As the war on the ground escalates, many come to wonder whether Ukraine is prepared to take on another full-scale battle online.
Since 2015, Ukraine has faced the most cyberattacks from Russia among the post-Soviet block. To assess how ready the countries in the region are to deal with cyberattacks, Surfshark analyzed the cybersecurity preparedness of the former Soviet states.
Surprisingly, the ex-Soviet countries were found to have some of the best cybersecurity capabilities in the world. This likely has to do with their geographical proximity to Russia and the long-standing worries over its expansion ambitions.
This can be at least partially attributed to having a neighboring expansionist threat and the need to protect democracies from external threats that target the public sphere.
The average cybersecurity index of the ex-Soviet countries is almost 20% higher than the global average (42.71,) with four out of 15 nations ranking “extremely high.”
As such, the Baltics and Ukraine all surpass the global and European average by a large margin. Lithuania leads the top with a score of 93.51 (the result is 84% better than the post-Soviet average.) Estonia follows closely, with a score of 90.91 (which is 79% higher than the post-Soviet average.) This puts both countries ahead of Australia, France, Canada, the US, the UK, and Germany.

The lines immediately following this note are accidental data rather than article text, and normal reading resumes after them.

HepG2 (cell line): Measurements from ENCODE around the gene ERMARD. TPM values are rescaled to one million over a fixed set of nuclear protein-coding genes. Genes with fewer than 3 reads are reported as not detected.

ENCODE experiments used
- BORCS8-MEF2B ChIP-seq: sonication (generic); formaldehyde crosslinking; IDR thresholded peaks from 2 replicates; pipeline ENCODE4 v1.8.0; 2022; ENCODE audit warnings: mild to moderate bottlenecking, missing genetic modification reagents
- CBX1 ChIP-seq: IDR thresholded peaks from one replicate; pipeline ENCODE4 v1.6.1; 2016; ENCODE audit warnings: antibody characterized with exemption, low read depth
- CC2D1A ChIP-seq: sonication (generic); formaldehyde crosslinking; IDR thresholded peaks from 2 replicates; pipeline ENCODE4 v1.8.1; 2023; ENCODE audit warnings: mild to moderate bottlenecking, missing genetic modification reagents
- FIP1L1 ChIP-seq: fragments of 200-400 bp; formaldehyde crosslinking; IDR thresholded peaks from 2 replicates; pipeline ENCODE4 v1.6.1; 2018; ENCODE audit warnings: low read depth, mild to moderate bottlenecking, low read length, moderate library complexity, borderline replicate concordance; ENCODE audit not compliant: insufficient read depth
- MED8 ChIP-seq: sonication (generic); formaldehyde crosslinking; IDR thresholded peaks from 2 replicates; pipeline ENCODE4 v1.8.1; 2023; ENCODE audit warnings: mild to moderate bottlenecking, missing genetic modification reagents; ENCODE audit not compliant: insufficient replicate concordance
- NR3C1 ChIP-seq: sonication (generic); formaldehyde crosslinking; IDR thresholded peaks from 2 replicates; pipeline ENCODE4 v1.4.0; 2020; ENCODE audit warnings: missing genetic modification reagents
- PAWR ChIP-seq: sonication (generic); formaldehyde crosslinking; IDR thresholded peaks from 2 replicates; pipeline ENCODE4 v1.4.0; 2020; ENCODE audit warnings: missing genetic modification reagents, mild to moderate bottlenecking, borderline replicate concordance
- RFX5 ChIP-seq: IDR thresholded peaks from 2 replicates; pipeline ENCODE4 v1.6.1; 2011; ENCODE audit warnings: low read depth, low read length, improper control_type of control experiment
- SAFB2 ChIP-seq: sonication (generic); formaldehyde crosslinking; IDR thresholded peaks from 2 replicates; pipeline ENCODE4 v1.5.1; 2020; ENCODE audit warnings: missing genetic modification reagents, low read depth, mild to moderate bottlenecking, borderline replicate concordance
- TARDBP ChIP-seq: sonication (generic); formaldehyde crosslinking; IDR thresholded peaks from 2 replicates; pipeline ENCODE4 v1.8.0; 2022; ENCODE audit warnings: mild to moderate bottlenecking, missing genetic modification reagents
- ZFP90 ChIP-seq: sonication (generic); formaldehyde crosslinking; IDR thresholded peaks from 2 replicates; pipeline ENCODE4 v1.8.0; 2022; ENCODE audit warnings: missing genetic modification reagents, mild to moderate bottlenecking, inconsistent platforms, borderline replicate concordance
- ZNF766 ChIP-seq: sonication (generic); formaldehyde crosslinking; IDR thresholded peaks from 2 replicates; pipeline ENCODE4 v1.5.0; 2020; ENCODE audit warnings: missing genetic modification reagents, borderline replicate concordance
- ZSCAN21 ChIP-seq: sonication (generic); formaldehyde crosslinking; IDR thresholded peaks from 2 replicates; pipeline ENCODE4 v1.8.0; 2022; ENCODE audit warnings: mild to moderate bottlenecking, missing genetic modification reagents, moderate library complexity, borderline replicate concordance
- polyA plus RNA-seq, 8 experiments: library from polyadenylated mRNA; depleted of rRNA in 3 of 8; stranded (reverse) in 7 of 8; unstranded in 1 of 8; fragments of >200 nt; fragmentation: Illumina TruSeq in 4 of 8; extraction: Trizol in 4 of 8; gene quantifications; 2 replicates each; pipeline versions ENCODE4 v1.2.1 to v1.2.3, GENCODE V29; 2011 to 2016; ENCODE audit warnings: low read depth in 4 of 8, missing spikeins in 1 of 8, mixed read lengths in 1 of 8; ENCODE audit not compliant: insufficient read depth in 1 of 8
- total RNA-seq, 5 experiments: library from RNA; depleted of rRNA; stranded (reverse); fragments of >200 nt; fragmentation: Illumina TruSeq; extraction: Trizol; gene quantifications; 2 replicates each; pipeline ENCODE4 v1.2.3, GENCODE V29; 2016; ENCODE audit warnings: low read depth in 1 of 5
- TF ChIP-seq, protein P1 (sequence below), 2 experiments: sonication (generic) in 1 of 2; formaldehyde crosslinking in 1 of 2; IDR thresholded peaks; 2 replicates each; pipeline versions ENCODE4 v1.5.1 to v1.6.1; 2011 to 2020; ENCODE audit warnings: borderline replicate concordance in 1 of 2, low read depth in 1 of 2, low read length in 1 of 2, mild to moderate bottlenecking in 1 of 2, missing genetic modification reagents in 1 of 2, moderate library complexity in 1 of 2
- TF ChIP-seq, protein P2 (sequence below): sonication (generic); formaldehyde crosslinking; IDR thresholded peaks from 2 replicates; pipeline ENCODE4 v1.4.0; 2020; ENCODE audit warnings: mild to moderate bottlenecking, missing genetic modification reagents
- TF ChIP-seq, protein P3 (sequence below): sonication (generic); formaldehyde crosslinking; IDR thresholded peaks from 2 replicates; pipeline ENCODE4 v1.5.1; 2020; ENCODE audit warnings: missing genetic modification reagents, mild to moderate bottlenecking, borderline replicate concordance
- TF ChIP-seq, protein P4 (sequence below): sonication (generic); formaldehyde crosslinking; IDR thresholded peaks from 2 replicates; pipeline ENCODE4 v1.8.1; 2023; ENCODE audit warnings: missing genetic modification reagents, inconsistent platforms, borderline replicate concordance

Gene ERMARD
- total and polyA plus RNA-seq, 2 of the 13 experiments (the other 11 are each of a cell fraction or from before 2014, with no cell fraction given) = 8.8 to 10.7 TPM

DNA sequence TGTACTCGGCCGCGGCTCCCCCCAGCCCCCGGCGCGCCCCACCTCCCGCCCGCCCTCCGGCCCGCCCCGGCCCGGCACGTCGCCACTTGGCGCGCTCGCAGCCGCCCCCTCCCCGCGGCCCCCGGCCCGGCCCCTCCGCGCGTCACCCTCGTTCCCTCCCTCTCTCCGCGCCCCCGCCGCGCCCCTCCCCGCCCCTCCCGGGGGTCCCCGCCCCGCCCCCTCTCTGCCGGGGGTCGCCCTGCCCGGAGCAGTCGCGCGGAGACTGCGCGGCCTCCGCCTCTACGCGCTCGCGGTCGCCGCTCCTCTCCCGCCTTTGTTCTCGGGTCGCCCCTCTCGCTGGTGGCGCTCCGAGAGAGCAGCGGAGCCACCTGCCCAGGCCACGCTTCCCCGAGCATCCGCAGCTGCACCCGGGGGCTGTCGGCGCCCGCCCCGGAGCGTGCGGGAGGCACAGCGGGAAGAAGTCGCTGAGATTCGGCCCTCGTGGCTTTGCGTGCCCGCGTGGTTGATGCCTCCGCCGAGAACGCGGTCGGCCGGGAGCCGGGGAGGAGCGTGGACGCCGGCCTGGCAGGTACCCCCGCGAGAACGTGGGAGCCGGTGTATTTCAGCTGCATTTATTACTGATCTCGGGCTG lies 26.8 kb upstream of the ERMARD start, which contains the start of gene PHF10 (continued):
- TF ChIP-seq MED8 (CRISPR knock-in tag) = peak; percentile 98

The last in the top 3 are Latvia and Ukraine, sharing the same score of 75.32 and surpassing the European average.
Russia, in turn, came in fourth, with a score of 71.43, which is slightly below the European average of 73.23.
Despite the fact that high GDP often correlates with big investments in cybersecurity, it is not a necessary prerequisite for having a strong defense in place.
“Ukraine’s GDP per capita of 4K USD is almost six times lower than the Baltic states – and 16 times lower than Australia’s GDP. Nevertheless, Australia’s cybersecurity index is 12% lower than Ukraine’s.”
European former Soviet states surpass Asian countries of the same region when it comes to cyber capabilities. The ex-Soviet Asian nations averaged an index of 31.49, which is more than two times lower than the European standard. The report notes a correlation between political regimes and digital performance: average indexes of democracies were twice higher than those of autocracies. Overall, Ukraine performed extremely well regarding its cyber preparedness both among the post-Soviet countries and European nations.
At this point, it seems like Russia has tried out its entire cyber arsenal and will likely continue to employ the same tactics. However, the full-scale cyber war between Russia and Ukraine hasn't erupted, with some analysts attributing this to the confusion in the Kremlin’s decision-making process. Since the invasion was likely decided on at the highest level, it was impossible to swiftly deploy disruptive cyberattacks. Despite that, it's still possible that the cyber conflict might escalate further.
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